Jennifer Westfeldt’s ensemble comedy Friends With Kids has a nervous, high-strung rhythm and terrific tension, as if the characters’ backs are against the wall and the clock is ticking down. It’s an unusual pitch for a film with a rom-com premise and a plot that turns on child care—the stuff of sitcoms and middlebrow “dramedies” that give you a few big laughs, a little cry, and a sporadic shiver of recognition. But Westfeldt, now 42, belongs to a generation (and class) of people for whom nothing about having kids is easy. Her intensity feels just right—better than in any film I’ve seen in years—for How We Breed Now.
The setup is deceptively tidy. In a prologue, Westfeldt’s character, Julie, sits in a restaurant with her circle—her best friend, Jason (Adam Scott), and two couples, Leslie (Maya Rudolph) and Alex (Chris O’Dowd) and Ben (Jon Hamm) and Missy (Kristen Wiig)—and they stare with contempt at parents who’ve brought noisy kids. Four years on, Leslie and Alex live in Brooklyn with two kids and in fractious disarray, while Ben and Missy have a son and barely speak. It’s a relief for Julie not to have that kind of pressure, but there’s pressure of another kind: Her odds of childbearing lessen each year, and there’s no mate in sight. So Jason volunteers to come to her rescue and impregnate her. They’d share custody of the child, he says, and avoid the slough of despond into which their friends have fallen: “Get to it, pop one out quickly, and start looking for your guy!” he says, selling it hard.
If Jason is right and it’s a stress-free solution, then there’s no movie, so you know that he’ll be wrong, and you’ll probably have a hunch that the traditional arrangement—two parents who live together, theoretically in love—will end up the most sensible. But Friends With Kids doesn’t play like a movie in which the two leads, who supposedly love each other but aren’t “in love,” are headed for the clinch. Westfeldt—who in life lives with Jon Hamm and has publicly complained of hearing “You’re so lucky!” a million times—clearly knows she has the kind of on-the-border cuteness that gets frequently upstaged. When she has Jason say he’s not physically attracted to Julie, it’s entirely possible Westfeldt means that to be true. Midway through the film, he takes up with Mary Jane, an actress and dancer played by no less than Megan Fox. (It’s the sort of match in which he’d be the one to hear “You’re so lucky!” a million times and “She’s so lucky!” never.) Maybe Jason is the sort of pleasant-looking but slightly nerdy guy who couldn’t be comfortable with a woman merely cute, who requires a trophy mate. And maybe Julie should end up with the soft-blue-eyed dreamboat Kurt (Edward Burns), whom she meets after giving birth and who seems to find her edginess adorable. Some people need to date above their class.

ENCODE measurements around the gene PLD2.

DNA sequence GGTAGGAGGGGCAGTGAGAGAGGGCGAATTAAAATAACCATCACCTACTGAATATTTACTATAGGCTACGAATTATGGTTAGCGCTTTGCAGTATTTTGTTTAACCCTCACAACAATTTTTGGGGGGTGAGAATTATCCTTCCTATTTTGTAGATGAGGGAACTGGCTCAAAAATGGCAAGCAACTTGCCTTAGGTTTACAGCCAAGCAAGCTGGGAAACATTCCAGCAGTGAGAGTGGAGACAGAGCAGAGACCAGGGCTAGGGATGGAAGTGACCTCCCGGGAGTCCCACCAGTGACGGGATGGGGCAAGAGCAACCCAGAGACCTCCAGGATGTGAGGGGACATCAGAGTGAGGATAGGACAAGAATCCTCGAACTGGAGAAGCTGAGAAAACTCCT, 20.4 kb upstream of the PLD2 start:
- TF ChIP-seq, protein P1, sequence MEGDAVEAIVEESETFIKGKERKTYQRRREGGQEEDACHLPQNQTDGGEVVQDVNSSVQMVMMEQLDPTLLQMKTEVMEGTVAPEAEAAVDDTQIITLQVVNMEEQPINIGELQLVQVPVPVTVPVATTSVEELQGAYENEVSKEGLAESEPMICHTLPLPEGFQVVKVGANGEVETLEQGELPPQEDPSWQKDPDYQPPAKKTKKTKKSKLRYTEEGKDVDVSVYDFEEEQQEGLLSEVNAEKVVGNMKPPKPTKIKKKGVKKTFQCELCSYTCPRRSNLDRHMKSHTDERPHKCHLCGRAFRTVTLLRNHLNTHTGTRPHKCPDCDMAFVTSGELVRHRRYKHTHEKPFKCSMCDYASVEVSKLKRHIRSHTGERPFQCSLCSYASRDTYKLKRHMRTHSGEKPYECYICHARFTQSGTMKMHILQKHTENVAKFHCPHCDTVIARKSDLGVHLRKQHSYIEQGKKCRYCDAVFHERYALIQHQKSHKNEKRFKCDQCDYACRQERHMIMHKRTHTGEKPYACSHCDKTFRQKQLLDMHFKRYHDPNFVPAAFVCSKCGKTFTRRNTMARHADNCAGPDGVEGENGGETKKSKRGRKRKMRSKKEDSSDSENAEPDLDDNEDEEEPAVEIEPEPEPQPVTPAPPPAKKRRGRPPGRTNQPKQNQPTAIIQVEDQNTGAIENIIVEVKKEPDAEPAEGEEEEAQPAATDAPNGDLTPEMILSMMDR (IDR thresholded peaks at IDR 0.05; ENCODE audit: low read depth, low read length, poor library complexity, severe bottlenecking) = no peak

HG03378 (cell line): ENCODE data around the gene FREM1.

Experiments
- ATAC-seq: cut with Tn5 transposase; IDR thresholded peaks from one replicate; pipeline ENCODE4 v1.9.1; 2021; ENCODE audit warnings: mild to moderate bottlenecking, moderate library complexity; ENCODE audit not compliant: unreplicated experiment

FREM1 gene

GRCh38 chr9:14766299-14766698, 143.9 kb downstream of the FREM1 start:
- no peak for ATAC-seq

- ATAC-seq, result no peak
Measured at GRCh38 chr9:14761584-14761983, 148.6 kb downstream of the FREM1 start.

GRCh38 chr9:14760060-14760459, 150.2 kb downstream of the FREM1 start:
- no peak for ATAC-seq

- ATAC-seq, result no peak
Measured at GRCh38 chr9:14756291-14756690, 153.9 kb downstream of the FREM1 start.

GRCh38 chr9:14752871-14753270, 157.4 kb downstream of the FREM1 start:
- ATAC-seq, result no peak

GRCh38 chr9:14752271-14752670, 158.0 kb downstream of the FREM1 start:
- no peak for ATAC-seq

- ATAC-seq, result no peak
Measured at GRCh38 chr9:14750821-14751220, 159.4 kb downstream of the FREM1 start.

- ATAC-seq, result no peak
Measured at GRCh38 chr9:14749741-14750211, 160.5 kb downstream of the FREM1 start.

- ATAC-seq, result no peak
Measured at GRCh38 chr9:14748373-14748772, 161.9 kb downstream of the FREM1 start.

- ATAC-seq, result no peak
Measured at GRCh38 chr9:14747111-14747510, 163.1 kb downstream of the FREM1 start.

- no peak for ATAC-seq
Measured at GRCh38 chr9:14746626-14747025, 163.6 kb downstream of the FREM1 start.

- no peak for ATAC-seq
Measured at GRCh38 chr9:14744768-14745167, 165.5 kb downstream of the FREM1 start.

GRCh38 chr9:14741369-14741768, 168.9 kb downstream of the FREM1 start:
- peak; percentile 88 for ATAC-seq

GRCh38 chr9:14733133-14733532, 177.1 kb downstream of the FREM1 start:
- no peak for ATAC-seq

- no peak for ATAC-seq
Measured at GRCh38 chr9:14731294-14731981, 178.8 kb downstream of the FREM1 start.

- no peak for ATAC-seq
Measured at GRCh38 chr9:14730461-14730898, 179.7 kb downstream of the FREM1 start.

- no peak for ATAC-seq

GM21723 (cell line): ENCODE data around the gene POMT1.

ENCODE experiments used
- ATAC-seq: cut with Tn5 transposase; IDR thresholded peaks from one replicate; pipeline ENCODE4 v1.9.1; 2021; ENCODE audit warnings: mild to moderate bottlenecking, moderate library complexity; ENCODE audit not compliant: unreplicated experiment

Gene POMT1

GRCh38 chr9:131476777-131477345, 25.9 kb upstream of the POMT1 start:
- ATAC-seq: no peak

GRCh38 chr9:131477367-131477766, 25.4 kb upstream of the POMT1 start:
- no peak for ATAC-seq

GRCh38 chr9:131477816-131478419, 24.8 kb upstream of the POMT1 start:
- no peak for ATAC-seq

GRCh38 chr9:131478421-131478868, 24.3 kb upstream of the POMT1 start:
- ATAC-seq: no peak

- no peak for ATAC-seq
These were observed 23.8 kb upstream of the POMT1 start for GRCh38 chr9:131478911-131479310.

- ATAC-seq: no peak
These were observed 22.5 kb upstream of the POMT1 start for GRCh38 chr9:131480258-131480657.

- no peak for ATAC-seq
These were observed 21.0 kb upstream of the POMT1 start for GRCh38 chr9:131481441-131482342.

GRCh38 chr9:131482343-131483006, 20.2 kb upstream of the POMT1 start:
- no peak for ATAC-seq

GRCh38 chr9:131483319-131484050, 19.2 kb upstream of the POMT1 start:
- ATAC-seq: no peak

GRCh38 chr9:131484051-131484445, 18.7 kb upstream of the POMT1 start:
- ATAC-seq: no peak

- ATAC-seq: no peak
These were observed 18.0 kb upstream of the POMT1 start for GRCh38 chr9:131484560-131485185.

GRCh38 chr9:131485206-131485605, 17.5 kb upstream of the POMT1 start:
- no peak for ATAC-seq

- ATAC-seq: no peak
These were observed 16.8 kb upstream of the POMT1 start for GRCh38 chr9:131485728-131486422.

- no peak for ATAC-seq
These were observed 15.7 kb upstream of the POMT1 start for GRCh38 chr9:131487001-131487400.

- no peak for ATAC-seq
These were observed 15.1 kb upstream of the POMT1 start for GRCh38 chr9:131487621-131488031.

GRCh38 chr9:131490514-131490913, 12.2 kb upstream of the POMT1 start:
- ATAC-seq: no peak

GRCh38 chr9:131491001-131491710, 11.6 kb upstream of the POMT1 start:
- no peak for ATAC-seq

With the exception of Hamm, the actors are known primarily for comedy, but they don’t ever pull faces or behave as if they’re in a rom-com. More like Scenes From a Marriage. There’s an extra element of tension when clowns don’t cut loose. Hamm’s Ben looks groggy and for much of the film stays uncomfortably silent (when he opens his mouth, poisoned toads leap out), while Wiig’s Missy seethes and avoids his eyes. (“Some people aren’t meant to be parents,” she says quietly, the ultimate dismissal.) Rudolph’s disheveled Leslie barks at O’Dowd’s unkempt Alex for not cleaning up, while Alex, fresh from a 45-minute bathroom stint, gives a goofy shrug. Perhaps nothing will convince Megan Fox–o–phobes of her talent, but her Mary Jane is perfect: unaffected, secure in her beauty, uninterested in kids or being tied down or anything other than exercise and eight performances a week. The kids of the title aren’t supercute: They’re kids. They need to be fed and clothed and picked up after and told how special they are. The editor, Tara Timpone, seems to catch every conspiratorial or hostile glance among the adults, every flash of devastation or rage being quietly suppressed. (This is one of the most adroitly edited dramas I’ve seen in a long time.) Cinematographer William Rexer uses warm, golden tones, but clutter is king. It’s hard not to be aware as you watch Friends With Kids that Westfeldt is running hard at her subject. She doesn’t waste time, jumping months and years to the next seismic tremor, the natural flights of her mind not (as Dr. Johnson would say) from hope to hope but from pressure point to pressure point.